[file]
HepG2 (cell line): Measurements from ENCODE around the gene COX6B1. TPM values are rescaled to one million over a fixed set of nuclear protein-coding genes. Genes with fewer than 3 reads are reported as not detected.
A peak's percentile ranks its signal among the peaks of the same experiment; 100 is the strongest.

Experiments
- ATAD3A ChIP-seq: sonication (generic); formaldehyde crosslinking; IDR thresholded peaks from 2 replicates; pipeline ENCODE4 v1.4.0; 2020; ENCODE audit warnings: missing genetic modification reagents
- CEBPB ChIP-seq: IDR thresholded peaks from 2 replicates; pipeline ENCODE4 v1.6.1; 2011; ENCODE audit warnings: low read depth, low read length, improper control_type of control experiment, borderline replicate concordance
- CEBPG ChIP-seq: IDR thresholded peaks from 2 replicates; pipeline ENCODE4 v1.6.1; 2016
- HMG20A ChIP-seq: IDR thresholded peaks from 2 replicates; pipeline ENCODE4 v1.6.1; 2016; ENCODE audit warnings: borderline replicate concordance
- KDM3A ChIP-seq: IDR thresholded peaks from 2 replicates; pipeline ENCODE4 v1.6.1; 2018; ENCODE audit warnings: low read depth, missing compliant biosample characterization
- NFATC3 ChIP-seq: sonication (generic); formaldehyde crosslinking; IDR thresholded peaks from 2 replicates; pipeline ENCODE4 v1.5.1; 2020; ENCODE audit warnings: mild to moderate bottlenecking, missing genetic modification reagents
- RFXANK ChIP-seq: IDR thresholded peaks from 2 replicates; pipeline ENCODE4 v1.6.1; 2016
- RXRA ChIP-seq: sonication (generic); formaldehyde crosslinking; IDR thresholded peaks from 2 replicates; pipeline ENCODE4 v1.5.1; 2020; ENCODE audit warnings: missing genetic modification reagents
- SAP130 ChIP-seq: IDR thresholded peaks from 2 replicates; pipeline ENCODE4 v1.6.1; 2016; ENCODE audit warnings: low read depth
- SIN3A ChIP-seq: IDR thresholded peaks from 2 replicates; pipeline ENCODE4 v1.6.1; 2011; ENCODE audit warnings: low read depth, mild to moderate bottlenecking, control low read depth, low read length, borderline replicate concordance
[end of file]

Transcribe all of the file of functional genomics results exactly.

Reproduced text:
HepG2 (cell line): Measurements from ENCODE around the gene COX6B1. TPM values are rescaled to one million over a fixed set of nuclear protein-coding genes. Genes with fewer than 3 reads are reported as not detected.
A peak's percentile ranks its signal among the peaks of the same experiment; 100 is the strongest.

Experiments
- ATAD3A ChIP-seq: sonication (generic); formaldehyde crosslinking; IDR thresholded peaks from 2 replicates; pipeline ENCODE4 v1.4.0; 2020; ENCODE audit warnings: missing genetic modification reagents
- CEBPB ChIP-seq: IDR thresholded peaks from 2 replicates; pipeline ENCODE4 v1.6.1; 2011; ENCODE audit warnings: low read depth, low read length, improper control_type of control experiment, borderline replicate concordance
- CEBPG ChIP-seq: IDR thresholded peaks from 2 replicates; pipeline ENCODE4 v1.6.1; 2016
- HMG20A ChIP-seq: IDR thresholded peaks from 2 replicates; pipeline ENCODE4 v1.6.1; 2016; ENCODE audit warnings: borderline replicate concordance
- KDM3A ChIP-seq: IDR thresholded peaks from 2 replicates; pipeline ENCODE4 v1.6.1; 2018; ENCODE audit warnings: low read depth, missing compliant biosample characterization
- NFATC3 ChIP-seq: sonication (generic); formaldehyde crosslinking; IDR thresholded peaks from 2 replicates; pipeline ENCODE4 v1.5.1; 2020; ENCODE audit warnings: mild to moderate bottlenecking, missing genetic modification reagents
- RFXANK ChIP-seq: IDR thresholded peaks from 2 replicates; pipeline ENCODE4 v1.6.1; 2016
- RXRA ChIP-seq: sonication (generic); formaldehyde crosslinking; IDR thresholded peaks from 2 replicates; pipeline ENCODE4 v1.5.1; 2020; ENCODE audit warnings: missing genetic modification reagents
- SAP130 ChIP-seq: IDR thresholded peaks from 2 replicates; pipeline ENCODE4 v1.6.1; 2016; ENCODE audit warnings: low read depth
- SIN3A ChIP-seq: IDR thresholded peaks from 2 replicates; pipeline ENCODE4 v1.6.1; 2011; ENCODE audit warnings: low read depth, mild to moderate bottlenecking, control low read depth, low read length, borderline replicate concordance